The guards are the green plastic material on the bushings and insulators, and the rubber tubing on the conductors extending from the green pieces. (BC Hydro contributed)

Birds on a guarded wire

BC Hydro added guards to its substations to prevent accidental contact with birds

Life in the northwest just got a little safer for birds.

BC Hydro has installed bird guards at substations in Terrace, Kitimat, Port Edward and Prince Rupert, as well as hundreds of kilometres north to Bob Quinn and Tatogga.

“These guards will help protect birds from accidental electrical contact when they land on equipment within the substation and touch live components,” said Dave Mosure, spokesperson for BC Hydro in an email.

The guards that were added on Oct. 16 will not only save birds’ lives, but will also prevent customer outages. BC Hydro estimates the guards could save approximately five birds per year.

At the Prince Rupert Wildlife Rehab Shelter, Gunther Golina said they usually see two to five birds a year that have been shocked or electrocuted.

“Mostly it is when eagles land on a transformer to keep warm in the wintertime,” he said. “The young ones usually get a little bit of a shock and they fall down, and the fall is worse. We nurse them back to health.”

If they know where the bird was electrocuted they will find the number on the pole and share the information with BC Hydro and the conservation officer.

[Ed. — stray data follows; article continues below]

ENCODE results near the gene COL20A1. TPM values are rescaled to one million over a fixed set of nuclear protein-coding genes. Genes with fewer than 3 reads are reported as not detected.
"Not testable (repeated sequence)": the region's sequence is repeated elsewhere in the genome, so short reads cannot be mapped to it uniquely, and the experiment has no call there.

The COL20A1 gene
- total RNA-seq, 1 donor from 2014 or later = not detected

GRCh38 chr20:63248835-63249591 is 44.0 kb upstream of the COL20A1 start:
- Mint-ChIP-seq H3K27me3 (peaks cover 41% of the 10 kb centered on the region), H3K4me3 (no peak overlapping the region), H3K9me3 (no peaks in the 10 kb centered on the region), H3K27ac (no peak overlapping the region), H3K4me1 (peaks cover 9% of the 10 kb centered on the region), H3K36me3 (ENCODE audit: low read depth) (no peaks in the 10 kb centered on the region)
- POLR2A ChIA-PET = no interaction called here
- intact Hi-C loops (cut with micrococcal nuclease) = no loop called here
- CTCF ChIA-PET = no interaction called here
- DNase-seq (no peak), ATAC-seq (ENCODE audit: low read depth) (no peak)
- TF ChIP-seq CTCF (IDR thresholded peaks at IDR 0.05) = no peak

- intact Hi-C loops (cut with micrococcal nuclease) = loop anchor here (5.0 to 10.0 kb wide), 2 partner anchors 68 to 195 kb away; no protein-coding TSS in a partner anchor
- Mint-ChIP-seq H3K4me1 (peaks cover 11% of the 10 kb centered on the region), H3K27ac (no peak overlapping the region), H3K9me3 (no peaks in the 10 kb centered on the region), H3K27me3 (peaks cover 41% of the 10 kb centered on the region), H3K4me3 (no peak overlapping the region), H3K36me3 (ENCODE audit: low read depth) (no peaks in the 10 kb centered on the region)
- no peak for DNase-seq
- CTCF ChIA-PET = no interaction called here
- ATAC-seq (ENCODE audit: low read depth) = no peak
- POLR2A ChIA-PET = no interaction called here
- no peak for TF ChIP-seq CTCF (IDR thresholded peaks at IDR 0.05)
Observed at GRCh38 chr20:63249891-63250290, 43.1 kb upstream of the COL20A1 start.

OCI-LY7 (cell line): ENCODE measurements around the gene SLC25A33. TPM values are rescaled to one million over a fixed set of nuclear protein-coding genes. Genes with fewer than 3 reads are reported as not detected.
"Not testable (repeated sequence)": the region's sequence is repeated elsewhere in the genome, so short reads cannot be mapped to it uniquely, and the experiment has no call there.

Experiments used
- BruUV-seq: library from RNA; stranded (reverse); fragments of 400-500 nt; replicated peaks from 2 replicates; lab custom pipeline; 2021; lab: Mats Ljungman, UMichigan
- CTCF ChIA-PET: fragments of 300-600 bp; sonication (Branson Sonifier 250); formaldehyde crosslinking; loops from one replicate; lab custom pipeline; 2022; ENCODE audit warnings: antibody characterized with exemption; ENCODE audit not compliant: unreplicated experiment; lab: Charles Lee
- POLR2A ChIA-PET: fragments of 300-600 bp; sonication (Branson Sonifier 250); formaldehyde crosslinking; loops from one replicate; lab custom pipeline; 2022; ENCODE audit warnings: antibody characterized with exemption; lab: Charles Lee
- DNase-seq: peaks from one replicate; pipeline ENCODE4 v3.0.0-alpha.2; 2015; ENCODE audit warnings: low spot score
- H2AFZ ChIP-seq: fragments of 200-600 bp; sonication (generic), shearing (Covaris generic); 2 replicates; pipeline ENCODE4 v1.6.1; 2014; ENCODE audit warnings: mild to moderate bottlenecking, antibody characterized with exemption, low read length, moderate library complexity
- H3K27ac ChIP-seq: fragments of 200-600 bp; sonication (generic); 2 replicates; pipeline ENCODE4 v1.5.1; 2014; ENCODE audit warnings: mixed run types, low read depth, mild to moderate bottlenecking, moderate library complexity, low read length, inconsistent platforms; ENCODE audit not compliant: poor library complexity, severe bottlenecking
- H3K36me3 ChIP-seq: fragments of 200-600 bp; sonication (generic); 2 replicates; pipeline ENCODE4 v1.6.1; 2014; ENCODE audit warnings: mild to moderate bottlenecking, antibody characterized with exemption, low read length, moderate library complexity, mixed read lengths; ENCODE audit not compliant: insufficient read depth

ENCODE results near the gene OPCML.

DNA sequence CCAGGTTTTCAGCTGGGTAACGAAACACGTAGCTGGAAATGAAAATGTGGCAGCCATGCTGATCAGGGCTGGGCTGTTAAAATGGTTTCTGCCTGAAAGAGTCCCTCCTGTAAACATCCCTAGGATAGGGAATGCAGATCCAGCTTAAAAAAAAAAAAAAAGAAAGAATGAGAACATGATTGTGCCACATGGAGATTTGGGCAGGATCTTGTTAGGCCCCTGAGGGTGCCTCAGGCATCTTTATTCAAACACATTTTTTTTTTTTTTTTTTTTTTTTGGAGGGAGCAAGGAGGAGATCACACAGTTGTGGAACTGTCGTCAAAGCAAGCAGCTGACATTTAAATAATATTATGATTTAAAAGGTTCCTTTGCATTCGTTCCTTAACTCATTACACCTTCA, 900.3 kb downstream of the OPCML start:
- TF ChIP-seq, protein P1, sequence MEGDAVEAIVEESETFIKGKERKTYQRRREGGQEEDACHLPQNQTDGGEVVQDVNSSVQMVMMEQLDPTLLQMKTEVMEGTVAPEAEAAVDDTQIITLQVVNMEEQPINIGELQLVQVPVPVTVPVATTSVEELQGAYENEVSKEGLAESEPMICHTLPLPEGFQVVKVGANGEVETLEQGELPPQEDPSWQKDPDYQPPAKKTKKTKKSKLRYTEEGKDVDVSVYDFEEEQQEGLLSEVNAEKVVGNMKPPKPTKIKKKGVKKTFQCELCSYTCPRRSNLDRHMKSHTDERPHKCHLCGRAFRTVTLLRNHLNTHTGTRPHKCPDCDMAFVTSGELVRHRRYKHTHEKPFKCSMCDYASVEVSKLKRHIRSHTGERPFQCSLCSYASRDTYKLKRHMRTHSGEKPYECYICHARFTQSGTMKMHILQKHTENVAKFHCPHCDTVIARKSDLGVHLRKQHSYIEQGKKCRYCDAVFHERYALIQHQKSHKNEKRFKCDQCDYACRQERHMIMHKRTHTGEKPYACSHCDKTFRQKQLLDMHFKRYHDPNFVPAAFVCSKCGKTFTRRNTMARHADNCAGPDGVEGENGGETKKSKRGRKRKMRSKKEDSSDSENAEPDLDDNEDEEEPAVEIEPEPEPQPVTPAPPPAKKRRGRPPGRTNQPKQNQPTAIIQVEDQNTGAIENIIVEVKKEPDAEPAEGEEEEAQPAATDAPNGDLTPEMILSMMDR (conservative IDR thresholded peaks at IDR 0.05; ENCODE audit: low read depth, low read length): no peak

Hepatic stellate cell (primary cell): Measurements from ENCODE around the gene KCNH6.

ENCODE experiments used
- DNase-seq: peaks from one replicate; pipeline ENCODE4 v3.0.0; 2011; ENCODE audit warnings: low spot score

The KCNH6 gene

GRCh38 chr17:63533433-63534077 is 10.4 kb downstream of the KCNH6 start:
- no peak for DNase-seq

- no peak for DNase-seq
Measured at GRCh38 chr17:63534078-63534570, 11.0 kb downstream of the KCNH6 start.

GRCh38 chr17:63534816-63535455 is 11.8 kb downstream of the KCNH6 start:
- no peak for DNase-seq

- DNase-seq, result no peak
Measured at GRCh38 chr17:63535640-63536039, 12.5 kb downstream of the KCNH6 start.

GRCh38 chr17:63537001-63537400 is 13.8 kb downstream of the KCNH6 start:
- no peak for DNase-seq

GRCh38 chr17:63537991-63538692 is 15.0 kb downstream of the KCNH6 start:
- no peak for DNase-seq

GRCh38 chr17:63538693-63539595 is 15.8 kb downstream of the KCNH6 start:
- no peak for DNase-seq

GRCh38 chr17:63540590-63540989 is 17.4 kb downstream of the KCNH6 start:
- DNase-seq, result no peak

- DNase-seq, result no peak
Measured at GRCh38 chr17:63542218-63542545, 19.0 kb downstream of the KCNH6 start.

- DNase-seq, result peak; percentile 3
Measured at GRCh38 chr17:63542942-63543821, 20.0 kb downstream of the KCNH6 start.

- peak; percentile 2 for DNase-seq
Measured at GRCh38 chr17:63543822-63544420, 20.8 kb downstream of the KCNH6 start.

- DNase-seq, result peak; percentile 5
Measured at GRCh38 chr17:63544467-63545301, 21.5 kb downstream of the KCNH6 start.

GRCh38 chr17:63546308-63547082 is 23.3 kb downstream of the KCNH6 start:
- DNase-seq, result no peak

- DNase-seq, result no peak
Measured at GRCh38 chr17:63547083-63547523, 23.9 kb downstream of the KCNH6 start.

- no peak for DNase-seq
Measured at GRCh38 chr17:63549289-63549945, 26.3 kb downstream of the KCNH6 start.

“Most of the time [the birds] die because it’s so bad,” Golina said, but the situation should improve with the new guards installed at the substation.

Just Posted

Terrace Adult Hockey League raises $7,300 in memory of Curtis Billey

The money fundraised will be used towards a bursary in his name

City looks for consultant to market Industrial Park

250-acres of undeveloped land is still available, city says

Pacific Northwest Music Festival readies for their 54th year

Many entries this year in speech arts and public speaking

Terrace U14 Ringette team wins gold at BC Provincials

Coach says this season was an unexpected success for the players

Aussies buy majority stake in Red Chris mine

Company looks forward to relationship with Tahltan Nation

VIDEO: Can you believe it? This B.C. hill pulls cars backwards up a slope

Sir Isaac Newton had clearly never been to this Vernon anomaly when he discovered gravity

Canucks hang on for 7-4 win over Senators

Horvat nets 2 for Vancouver

European, Canadian regulators to do own review of Boeing jet

Air Canada plans to remove the Boeing 737 Max from its schedule at least through July 1

Prime minister defends Liberal budget measures as sales effort gets underway

Conservatives under Andrew Scheer say it’s a spree funded by borrowing against the future

Mayor meets with B.C. health minister on homeless taxi transfers

Two homeless people were discharged from Surrey Memorial and sent to a Chilliwack shelter

B.C. lottery winner being sued by co-workers

They claim he owes them $200,000 each, in a lawsuit filed in B.C. Supreme Court in Vancouver

Teacher reprimanded for conduct towards special needs student

Alan Stephen Berry told vice principal he did not have time to use positive strategies

‘Full worm super moon’ to illuminate B.C. skies on first day of spring

Spring has sprung, a moon named in honour of thawing soil marks final super moon until 2020

Having phone within sight while driving does not violate law: B.C. judge

The mere presence of a cell phone within sight of a driver is not enough for a conviction, judge says

Most Read